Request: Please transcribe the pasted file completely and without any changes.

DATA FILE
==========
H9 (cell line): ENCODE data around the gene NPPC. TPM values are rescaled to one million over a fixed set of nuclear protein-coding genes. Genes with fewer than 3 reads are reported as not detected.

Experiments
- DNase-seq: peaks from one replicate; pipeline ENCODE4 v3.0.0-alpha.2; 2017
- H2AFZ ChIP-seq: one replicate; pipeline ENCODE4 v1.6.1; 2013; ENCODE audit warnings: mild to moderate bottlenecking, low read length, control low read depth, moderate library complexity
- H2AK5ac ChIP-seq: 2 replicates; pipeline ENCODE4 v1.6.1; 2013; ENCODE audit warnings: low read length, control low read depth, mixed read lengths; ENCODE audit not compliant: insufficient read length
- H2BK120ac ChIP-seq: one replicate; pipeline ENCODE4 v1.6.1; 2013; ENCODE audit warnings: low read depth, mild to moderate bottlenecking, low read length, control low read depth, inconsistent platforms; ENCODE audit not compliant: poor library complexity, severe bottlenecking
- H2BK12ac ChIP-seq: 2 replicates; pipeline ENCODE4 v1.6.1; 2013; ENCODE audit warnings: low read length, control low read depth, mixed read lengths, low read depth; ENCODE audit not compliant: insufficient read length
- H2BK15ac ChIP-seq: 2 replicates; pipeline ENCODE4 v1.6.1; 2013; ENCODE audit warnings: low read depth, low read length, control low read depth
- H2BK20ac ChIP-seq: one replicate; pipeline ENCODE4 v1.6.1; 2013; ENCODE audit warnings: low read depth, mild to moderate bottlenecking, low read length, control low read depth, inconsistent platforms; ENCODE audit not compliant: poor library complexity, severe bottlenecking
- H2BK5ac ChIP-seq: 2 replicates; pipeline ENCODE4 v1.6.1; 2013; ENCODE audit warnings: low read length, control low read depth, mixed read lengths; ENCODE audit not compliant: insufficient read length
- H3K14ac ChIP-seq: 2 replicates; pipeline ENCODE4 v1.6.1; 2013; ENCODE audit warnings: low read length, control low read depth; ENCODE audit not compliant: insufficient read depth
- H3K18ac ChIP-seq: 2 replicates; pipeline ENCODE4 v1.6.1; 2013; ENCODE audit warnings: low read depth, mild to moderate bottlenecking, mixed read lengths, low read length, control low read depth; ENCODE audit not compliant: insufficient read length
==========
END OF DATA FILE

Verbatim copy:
H9 (cell line): ENCODE data around the gene NPPC. TPM values are rescaled to one million over a fixed set of nuclear protein-coding genes. Genes with fewer than 3 reads are reported as not detected.

Experiments
- DNase-seq: peaks from one replicate; pipeline ENCODE4 v3.0.0-alpha.2; 2017
- H2AFZ ChIP-seq: one replicate; pipeline ENCODE4 v1.6.1; 2013; ENCODE audit warnings: mild to moderate bottlenecking, low read length, control low read depth, moderate library complexity
- H2AK5ac ChIP-seq: 2 replicates; pipeline ENCODE4 v1.6.1; 2013; ENCODE audit warnings: low read length, control low read depth, mixed read lengths; ENCODE audit not compliant: insufficient read length
- H2BK120ac ChIP-seq: one replicate; pipeline ENCODE4 v1.6.1; 2013; ENCODE audit warnings: low read depth, mild to moderate bottlenecking, low read length, control low read depth, inconsistent platforms; ENCODE audit not compliant: poor library complexity, severe bottlenecking
- H2BK12ac ChIP-seq: 2 replicates; pipeline ENCODE4 v1.6.1; 2013; ENCODE audit warnings: low read length, control low read depth, mixed read lengths, low read depth; ENCODE audit not compliant: insufficient read length
- H2BK15ac ChIP-seq: 2 replicates; pipeline ENCODE4 v1.6.1; 2013; ENCODE audit warnings: low read depth, low read length, control low read depth
- H2BK20ac ChIP-seq: one replicate; pipeline ENCODE4 v1.6.1; 2013; ENCODE audit warnings: low read depth, mild to moderate bottlenecking, low read length, control low read depth, inconsistent platforms; ENCODE audit not compliant: poor library complexity, severe bottlenecking
- H2BK5ac ChIP-seq: 2 replicates; pipeline ENCODE4 v1.6.1; 2013; ENCODE audit warnings: low read length, control low read depth, mixed read lengths; ENCODE audit not compliant: insufficient read length
- H3K14ac ChIP-seq: 2 replicates; pipeline ENCODE4 v1.6.1; 2013; ENCODE audit warnings: low read length, control low read depth; ENCODE audit not compliant: insufficient read depth
- H3K18ac ChIP-seq: 2 replicates; pipeline ENCODE4 v1.6.1; 2013; ENCODE audit warnings: low read depth, mild to moderate bottlenecking, mixed read lengths, low read length, control low read depth; ENCODE audit not compliant: insufficient read length